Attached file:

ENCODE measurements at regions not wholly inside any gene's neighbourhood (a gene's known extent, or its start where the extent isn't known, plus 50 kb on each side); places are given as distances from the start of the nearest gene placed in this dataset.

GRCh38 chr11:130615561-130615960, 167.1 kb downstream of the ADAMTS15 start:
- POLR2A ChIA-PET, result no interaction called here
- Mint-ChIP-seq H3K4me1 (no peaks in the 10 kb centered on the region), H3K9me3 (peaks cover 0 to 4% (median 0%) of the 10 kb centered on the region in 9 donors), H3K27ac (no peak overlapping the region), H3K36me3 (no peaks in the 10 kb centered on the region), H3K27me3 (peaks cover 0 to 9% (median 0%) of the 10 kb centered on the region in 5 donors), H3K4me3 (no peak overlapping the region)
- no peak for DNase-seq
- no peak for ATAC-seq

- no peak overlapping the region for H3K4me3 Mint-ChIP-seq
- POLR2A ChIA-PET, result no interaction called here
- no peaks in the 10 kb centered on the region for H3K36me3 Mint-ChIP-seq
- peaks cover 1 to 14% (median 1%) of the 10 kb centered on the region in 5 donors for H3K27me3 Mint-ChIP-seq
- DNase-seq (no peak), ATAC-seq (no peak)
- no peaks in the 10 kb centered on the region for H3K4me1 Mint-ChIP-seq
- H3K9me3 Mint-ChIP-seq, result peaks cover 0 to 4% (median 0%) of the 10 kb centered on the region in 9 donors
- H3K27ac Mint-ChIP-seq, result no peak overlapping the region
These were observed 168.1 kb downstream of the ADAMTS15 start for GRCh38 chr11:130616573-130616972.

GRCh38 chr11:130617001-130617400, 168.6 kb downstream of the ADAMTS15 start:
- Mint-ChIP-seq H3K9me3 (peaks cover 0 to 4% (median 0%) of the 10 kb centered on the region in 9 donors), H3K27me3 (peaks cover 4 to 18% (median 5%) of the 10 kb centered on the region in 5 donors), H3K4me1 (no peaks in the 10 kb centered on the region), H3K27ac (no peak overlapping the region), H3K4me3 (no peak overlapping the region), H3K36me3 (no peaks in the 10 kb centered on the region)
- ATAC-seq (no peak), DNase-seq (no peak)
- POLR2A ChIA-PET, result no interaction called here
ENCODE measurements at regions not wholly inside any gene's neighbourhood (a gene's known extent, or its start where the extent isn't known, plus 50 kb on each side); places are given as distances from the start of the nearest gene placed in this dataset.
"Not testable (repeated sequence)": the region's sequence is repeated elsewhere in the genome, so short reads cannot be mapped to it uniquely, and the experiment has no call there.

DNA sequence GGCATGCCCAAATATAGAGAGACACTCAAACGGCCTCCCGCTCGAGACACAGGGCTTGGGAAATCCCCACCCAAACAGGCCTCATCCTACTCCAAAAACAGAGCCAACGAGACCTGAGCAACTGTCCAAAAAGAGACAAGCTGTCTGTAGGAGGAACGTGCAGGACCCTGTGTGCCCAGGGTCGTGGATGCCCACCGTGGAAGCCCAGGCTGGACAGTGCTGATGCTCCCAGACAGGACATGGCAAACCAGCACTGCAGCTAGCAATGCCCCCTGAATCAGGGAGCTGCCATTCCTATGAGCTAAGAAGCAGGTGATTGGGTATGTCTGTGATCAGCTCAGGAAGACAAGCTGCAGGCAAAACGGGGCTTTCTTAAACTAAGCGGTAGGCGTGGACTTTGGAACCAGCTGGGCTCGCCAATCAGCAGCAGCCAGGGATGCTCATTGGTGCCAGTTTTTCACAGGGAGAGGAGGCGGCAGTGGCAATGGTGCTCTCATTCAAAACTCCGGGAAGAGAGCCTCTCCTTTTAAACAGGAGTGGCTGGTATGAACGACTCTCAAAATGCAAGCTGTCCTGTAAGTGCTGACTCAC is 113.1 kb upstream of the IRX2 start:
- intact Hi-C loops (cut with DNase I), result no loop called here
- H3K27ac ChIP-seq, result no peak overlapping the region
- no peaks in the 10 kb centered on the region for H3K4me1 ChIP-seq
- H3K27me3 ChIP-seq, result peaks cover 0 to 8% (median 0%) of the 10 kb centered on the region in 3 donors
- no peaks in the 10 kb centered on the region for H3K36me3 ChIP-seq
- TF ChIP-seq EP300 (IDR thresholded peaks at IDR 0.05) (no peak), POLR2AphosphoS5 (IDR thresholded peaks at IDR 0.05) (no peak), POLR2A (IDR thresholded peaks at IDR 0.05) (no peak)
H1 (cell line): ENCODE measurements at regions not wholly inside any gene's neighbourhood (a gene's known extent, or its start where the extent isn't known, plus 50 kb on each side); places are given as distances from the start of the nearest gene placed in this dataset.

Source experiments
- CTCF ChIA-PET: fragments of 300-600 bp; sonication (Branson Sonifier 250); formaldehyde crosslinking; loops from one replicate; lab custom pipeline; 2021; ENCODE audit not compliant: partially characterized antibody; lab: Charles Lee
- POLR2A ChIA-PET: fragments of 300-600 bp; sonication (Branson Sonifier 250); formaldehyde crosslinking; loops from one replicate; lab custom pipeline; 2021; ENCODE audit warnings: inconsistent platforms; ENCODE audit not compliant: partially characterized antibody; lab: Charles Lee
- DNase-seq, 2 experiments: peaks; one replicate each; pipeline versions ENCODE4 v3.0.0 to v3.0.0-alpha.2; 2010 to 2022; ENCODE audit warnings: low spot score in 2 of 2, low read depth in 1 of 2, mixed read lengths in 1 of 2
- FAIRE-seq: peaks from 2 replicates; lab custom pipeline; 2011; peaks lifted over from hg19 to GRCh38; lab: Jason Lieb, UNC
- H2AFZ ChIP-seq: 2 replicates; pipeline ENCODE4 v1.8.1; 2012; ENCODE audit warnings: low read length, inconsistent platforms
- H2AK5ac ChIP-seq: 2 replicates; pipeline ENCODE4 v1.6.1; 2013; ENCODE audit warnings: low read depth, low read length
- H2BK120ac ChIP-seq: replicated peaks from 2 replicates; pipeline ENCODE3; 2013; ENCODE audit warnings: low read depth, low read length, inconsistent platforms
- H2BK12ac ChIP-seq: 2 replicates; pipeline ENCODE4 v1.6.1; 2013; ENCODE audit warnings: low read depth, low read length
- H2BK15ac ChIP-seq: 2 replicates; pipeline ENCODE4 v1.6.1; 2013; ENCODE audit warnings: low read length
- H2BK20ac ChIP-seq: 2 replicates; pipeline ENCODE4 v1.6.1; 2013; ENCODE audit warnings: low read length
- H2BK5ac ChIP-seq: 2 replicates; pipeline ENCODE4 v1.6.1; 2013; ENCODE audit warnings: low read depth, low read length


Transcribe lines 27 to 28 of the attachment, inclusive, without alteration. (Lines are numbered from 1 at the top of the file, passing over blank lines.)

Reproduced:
- no peaks in the 10 kb centered on the region for H3K36me3 ChIP-seq
- TF ChIP-seq EP300 (IDR thresholded peaks at IDR 0.05) (no peak), POLR2AphosphoS5 (IDR thresholded peaks at IDR 0.05) (no peak), POLR2A (IDR thresholded peaks at IDR 0.05) (no peak)